Darlington Raceway was strangely busy last spring, just a couple months after the coronavirus pandemic hit the United States in earnest.
The country venue that's more than half a century old opened its gates to help NASCAR restart its engines during a hectic stretch of three races in five days. The mid-May residency was the perfect warmup for a return to two scheduled Cup Series races this season at the South Carolina track for the first time since 2004.
Darlington is hosting all three of NASCAR's national series this weekend, with the Cup Series stars celebrating Mother's Day on Sunday. NASCAR then returns in September for the Southern 500 on Labor Day weekend.
It is something of a rebirth for a track that seemed closer to extinction during the 17 years since NASCAR stripped the "Lady In Black" of one of its coveted race dates.
"We're certainly excited with what's occurred," said Kerry Tharp, track president since 2016. "We consider ourselves like the Wrigley Field of NASCAR."
The track hosted two NASCAR weekends a year from 1960 through 2004 before the Labor Day race was moved to a larger market.
It's not that Darlington wasn't appreciated. Harold Brasington carved the 1.37-mile egg-shaped oval out of farmland, and "The Track Too Tough To Tame" is one of the most unique on the circuit. But it opened in 1950, seats fewer than 50,000 in the grandstands and sits along a four-lane highway on the way to the beach.
Simply put, NASCAR outgrew the place.
However, track officials taking for granted Darlington's status as a staple on NASCAR's schedule led to neglect and disrepair at the raceway. When Darlington lost its Labor Day weekend date after 2003, the whispers began about the track maybe shutting down.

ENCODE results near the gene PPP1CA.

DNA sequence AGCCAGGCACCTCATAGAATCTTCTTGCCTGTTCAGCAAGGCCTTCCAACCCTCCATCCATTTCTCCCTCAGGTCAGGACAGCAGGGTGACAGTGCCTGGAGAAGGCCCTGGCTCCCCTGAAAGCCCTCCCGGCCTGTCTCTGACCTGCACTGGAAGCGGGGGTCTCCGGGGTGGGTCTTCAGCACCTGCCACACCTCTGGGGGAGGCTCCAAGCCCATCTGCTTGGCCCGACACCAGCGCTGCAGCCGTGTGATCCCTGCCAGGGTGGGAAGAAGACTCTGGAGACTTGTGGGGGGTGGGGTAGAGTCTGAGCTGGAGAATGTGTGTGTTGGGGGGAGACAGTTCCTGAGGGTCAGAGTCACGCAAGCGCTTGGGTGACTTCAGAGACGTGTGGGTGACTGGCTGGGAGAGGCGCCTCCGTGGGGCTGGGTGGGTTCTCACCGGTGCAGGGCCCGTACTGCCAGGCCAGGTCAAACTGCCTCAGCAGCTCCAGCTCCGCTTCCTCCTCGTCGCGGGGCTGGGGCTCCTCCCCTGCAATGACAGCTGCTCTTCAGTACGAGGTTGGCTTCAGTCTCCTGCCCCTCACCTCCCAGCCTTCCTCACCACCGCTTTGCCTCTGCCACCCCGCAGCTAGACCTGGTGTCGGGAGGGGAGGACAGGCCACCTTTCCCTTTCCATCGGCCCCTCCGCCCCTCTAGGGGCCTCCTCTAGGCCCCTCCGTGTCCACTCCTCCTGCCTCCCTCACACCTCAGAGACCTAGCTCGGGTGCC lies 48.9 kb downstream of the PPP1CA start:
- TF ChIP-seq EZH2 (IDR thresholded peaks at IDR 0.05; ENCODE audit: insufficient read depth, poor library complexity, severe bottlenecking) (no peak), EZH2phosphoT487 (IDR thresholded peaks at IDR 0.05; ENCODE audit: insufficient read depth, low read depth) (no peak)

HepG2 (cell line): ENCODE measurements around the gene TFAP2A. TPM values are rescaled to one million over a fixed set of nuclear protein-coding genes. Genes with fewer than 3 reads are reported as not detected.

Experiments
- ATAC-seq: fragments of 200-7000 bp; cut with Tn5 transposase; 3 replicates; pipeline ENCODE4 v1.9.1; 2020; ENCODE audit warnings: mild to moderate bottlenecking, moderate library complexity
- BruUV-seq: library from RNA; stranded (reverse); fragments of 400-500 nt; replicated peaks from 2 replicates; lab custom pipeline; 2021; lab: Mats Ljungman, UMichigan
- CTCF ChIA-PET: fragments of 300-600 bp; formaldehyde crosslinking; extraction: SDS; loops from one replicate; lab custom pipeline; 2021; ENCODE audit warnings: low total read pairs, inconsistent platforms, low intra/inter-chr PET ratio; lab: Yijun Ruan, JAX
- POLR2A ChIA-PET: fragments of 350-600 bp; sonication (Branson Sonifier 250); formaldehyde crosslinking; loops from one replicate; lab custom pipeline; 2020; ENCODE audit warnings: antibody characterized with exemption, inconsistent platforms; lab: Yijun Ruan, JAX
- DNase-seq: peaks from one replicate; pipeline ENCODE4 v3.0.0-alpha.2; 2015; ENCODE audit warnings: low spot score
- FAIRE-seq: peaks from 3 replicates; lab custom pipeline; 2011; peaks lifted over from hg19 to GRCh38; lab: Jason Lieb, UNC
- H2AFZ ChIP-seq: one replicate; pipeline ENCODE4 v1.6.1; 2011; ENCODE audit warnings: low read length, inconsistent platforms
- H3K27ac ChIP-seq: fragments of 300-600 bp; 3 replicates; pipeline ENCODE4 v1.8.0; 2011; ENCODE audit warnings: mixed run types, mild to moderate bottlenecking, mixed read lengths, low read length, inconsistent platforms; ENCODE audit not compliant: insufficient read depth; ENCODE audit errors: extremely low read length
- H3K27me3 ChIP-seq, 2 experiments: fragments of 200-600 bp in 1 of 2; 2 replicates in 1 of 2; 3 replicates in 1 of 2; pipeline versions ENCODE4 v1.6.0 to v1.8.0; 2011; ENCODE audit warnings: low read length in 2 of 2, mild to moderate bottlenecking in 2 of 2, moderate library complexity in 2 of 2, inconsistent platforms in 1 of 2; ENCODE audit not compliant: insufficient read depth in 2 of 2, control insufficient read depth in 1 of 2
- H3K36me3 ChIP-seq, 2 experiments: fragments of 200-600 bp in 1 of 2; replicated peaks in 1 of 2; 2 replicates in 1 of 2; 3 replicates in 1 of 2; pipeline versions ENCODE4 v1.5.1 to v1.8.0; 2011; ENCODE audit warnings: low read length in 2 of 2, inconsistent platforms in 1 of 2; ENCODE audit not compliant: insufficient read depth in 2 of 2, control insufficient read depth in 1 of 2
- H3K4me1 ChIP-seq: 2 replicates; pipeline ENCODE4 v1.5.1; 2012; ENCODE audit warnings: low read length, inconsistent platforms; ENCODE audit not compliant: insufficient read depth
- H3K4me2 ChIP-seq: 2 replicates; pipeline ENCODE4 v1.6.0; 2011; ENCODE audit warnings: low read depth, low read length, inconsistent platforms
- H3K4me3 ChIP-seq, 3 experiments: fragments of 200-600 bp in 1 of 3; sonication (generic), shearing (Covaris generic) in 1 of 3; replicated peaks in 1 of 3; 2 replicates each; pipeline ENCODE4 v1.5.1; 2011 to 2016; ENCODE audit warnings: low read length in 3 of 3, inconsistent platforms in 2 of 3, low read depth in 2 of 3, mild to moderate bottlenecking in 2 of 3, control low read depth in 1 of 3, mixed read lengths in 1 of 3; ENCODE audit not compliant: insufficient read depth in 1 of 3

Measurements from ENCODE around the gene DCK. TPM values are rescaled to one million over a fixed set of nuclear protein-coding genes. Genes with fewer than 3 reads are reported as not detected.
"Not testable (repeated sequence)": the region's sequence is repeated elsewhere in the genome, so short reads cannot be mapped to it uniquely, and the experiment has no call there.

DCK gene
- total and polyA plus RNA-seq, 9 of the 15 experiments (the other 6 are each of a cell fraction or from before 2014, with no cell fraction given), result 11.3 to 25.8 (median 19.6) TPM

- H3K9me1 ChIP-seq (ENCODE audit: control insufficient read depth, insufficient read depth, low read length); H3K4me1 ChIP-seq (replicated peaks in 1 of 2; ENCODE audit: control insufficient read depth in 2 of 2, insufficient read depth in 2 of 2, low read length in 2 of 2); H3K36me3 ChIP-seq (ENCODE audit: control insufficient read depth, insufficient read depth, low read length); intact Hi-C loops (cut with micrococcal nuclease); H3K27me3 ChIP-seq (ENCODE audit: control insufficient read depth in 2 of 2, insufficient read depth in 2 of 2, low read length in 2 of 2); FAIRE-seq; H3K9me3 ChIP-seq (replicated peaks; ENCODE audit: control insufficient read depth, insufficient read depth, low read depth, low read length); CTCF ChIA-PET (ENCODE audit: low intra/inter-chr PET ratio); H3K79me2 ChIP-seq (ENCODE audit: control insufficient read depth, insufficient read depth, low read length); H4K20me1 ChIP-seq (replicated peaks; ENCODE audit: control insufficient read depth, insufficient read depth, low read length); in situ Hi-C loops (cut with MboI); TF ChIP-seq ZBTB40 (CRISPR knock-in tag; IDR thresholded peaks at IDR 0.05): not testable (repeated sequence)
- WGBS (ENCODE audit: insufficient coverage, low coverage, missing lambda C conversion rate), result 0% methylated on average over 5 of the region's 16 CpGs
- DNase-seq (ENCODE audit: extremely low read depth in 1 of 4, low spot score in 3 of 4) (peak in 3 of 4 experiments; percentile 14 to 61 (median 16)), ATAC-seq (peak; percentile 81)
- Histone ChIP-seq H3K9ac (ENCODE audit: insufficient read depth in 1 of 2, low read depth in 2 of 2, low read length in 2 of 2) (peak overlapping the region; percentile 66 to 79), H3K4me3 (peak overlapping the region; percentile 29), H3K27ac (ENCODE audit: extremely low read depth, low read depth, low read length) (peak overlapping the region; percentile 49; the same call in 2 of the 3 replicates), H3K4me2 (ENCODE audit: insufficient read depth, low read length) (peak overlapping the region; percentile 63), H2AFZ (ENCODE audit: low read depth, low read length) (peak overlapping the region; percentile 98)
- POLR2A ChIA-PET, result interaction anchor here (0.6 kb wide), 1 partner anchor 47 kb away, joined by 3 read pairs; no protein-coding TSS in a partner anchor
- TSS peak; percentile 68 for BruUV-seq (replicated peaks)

Instead, Darlington leaders and officials at NASCAR, which now owns the track, have worked to modernize the venue by adding lights, new grandstands, suite areas and a tunnel entry to improve access for teams. Tharp understands Darlington can't make the same mistake again by sitting back content with its two races a year status, so there are other areas he and NASCAR are targeting for improvements.
The path back has been rocky. The first big step came in 2015, when Darlington regained its Labor Day date for the Southern 500. Track organizers also initiated a throwback weekend celebration at the Labor Day race six years ago. The practice has become popular among fans as drivers and teams don vintage clothing and the cars are replicated in paint schemes honoring the sport's history.
Going forward, the throwback celebration will take place during the Mother's Day weekend race. The Southern 500, set for Sept. 5, will open NASCAR's playoffs.
Tharp said the switch will help drivers and teams concentrate fully on the postseason.
Explained the track president: "It's something that made sense to us."